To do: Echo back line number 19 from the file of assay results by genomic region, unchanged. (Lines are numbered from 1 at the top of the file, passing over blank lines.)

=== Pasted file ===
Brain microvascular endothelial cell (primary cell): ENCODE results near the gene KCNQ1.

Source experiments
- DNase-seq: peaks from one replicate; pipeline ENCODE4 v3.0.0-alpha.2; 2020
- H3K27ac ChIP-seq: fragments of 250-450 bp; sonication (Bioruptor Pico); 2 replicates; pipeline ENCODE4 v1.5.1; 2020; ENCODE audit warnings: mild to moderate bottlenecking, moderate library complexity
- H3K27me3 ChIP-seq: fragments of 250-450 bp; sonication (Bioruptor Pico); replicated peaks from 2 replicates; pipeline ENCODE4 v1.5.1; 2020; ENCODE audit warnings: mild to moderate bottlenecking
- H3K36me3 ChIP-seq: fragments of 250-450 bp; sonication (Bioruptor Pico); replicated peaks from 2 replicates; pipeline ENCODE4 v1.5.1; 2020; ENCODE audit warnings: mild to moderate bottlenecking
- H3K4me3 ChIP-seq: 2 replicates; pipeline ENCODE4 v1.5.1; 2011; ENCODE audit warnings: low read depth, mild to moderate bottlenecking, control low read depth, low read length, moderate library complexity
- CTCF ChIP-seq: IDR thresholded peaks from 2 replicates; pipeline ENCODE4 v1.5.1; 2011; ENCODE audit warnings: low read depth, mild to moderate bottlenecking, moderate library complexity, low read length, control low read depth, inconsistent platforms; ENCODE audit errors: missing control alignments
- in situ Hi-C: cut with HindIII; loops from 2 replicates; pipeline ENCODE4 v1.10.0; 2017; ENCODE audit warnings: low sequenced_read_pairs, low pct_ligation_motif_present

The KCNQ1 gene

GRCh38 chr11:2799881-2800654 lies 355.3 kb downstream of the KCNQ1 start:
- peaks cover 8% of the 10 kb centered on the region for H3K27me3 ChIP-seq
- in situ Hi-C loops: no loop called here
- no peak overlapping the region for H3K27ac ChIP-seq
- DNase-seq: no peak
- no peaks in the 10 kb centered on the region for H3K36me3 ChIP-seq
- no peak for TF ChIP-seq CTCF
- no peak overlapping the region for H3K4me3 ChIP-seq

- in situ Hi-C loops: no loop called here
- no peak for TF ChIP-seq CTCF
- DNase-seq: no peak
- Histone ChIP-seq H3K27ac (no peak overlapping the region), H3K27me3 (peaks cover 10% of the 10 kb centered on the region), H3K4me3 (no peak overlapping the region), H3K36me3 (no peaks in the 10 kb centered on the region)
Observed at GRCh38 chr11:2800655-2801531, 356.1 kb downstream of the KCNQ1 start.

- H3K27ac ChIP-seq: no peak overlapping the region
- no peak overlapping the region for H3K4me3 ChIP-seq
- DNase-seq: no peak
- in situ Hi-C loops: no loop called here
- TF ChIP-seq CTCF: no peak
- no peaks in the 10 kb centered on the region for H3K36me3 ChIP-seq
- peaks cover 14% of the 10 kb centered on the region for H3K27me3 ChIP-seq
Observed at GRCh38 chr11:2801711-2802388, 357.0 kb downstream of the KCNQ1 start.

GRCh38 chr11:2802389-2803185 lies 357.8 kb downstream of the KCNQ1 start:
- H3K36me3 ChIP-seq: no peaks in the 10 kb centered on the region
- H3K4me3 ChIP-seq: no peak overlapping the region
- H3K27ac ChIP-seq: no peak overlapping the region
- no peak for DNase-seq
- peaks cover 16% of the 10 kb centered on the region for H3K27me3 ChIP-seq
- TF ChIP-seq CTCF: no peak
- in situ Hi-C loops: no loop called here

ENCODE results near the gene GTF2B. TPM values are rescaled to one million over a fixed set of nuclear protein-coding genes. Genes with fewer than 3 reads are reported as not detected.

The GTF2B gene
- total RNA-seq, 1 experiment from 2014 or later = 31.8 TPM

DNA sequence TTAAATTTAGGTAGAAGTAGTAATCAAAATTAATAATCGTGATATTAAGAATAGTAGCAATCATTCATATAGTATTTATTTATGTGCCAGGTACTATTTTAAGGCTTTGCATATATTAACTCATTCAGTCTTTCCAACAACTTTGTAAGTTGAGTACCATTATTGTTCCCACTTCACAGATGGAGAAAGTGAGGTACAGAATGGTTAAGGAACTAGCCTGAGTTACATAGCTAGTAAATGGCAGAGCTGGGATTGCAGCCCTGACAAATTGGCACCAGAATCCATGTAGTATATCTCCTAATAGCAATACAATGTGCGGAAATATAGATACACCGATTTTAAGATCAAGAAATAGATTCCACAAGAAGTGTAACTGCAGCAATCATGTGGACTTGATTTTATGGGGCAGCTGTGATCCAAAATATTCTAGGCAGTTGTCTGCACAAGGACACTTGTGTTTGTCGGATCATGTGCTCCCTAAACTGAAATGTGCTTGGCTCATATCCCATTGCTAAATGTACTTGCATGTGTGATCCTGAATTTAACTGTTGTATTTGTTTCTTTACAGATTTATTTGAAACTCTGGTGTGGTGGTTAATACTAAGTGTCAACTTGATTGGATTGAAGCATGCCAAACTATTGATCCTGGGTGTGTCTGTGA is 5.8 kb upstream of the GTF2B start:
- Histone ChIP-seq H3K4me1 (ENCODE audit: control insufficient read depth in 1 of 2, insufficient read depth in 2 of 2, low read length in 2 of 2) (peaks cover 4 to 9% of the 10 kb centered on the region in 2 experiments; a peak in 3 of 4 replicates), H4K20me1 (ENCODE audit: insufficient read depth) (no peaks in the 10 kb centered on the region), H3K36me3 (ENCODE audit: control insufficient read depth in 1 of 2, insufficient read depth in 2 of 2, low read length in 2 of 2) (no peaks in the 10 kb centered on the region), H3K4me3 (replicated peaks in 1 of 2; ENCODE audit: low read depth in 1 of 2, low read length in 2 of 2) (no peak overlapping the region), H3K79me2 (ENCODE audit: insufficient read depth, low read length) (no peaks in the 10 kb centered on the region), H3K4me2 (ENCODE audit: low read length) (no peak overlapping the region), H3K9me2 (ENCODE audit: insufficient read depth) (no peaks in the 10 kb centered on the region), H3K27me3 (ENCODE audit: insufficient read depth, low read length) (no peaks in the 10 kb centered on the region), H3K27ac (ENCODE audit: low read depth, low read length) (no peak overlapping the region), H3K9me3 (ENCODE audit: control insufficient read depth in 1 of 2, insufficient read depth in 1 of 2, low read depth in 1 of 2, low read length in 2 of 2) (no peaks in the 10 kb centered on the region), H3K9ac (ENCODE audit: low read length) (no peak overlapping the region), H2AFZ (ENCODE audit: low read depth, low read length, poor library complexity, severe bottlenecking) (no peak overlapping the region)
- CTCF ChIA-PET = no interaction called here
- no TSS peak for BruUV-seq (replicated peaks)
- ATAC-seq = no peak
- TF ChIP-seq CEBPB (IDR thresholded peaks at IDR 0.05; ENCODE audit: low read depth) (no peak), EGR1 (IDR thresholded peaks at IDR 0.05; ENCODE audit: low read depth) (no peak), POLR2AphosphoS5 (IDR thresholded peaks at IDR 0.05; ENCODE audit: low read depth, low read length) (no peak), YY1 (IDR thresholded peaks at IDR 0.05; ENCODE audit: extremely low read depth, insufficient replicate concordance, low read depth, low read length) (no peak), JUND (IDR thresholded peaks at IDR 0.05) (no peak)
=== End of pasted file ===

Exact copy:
- in situ Hi-C loops: no loop called here